We hope you will take advantage of an amazing new opportunity to raise funds for Lev LaLev – while touring Israel and having the time of your life with your friends and family.

Our partner Cycle for Unity (www.cycleforunity.org) has organized two amazing Chol HaMoed cycling adventures:

Cycling Adventure #1: Blaze the Burma Road – Thursday, March 28

Cycling Adventure #2: No Place Like Northern Israel – Sunday, March 31

What makes this family activity different from all other family activities? Riders can raise funds for Lev LaLev with every kilometer they ride! 

Space is limited and reservations must be made in advance, so be sure to register today: http://cycleforunity.org/apply/


 
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In 3 short weeks we will be celebrating Rosh Hashana. Please help us make it a great year for the Lev LaLev orphans!

Every year, Lev LaLev sells beautiful hand-drawn cards to help spread joy for the upcoming Jewish New Year. All proceeds go to benefit the Orphanage in Israel. 


And YOU can help!

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Email or Print out this special flyer and share it with your family, friends, in your home community, synagogues, schools, the JCC, etc.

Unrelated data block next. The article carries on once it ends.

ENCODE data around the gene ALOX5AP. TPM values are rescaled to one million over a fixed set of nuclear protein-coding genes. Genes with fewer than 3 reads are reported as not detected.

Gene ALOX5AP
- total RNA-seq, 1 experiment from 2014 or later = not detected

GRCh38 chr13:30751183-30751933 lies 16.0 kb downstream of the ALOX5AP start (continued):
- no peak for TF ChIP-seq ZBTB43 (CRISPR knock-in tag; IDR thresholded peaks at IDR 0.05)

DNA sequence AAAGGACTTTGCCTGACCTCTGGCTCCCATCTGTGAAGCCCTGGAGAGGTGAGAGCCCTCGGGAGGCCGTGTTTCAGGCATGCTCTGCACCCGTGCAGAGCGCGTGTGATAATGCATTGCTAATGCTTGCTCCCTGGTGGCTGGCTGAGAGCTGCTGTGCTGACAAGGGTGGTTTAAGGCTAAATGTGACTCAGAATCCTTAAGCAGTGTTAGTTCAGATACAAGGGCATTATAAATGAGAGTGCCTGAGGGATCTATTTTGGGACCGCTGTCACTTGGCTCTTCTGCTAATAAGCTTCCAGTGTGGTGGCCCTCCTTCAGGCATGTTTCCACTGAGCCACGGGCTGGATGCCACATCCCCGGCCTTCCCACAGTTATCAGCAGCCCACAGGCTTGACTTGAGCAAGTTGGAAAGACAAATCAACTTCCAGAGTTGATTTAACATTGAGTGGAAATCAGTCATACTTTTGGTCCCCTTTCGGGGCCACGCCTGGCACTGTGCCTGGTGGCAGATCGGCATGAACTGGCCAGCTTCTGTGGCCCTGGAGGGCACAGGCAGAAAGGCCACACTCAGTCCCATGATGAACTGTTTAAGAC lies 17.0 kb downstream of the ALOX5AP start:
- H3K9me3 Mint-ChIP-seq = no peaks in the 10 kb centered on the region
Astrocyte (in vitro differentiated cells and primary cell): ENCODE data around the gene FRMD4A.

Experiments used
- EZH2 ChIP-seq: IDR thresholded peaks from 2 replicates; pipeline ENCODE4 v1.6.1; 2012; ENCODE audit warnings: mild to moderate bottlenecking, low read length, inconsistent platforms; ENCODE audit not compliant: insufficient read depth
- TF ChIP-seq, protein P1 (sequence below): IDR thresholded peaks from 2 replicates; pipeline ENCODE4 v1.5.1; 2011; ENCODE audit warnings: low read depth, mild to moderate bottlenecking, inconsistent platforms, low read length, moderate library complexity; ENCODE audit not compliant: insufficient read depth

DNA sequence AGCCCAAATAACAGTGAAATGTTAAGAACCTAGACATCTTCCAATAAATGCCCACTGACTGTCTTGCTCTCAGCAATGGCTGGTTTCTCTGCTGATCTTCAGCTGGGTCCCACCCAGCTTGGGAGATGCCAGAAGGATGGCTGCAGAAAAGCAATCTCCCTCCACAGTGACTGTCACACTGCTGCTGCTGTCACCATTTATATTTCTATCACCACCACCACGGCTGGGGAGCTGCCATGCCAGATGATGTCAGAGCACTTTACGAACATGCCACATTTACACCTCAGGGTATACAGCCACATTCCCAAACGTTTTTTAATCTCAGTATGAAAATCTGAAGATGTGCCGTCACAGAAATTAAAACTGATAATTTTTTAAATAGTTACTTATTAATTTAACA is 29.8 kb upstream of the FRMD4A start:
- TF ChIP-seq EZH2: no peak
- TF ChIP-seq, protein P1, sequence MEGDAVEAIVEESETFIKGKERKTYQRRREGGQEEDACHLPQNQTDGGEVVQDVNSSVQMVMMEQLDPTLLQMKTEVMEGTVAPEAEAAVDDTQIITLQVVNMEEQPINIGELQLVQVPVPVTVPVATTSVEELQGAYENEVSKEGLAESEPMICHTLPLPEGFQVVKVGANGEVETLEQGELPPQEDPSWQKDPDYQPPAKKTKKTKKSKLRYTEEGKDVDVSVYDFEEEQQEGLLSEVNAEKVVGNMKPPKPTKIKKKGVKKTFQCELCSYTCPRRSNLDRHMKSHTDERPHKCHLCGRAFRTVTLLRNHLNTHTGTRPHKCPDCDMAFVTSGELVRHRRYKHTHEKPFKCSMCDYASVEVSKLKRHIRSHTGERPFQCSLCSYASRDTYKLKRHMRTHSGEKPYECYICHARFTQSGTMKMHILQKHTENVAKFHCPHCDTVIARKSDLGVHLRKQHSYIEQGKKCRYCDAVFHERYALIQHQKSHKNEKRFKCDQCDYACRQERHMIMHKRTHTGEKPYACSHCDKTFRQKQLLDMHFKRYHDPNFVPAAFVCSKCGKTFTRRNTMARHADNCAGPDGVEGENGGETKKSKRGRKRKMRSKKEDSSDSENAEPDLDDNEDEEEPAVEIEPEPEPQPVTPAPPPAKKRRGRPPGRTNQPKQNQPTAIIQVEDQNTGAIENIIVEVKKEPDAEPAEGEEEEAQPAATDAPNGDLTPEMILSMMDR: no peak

Send me a picture (email: sheena@levlalev.com) of you next to flyers you posted and get 5 free Rosh Hashana cards with your own order from www.levlalev.com/rhcards  



Thanks for being such awesome Beyond Bat Mitzvah ladies! 

 
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On May 20th, Sarina Hilowitz of Savannah, Georgia will be celebrating her Bat Mitzvah, which she is twinning with one of our girls at the Rubin-Zeffren Children's Home in Netanya, Israel. The sponsorship is in memory of her Zeyde whose life story is truly inspirational and miraculous.

In honor of today's Yom HaZikaron - Remembrance Day for those who fought for Israel's freedom, Sarina's father shares his fathers amazing story with us.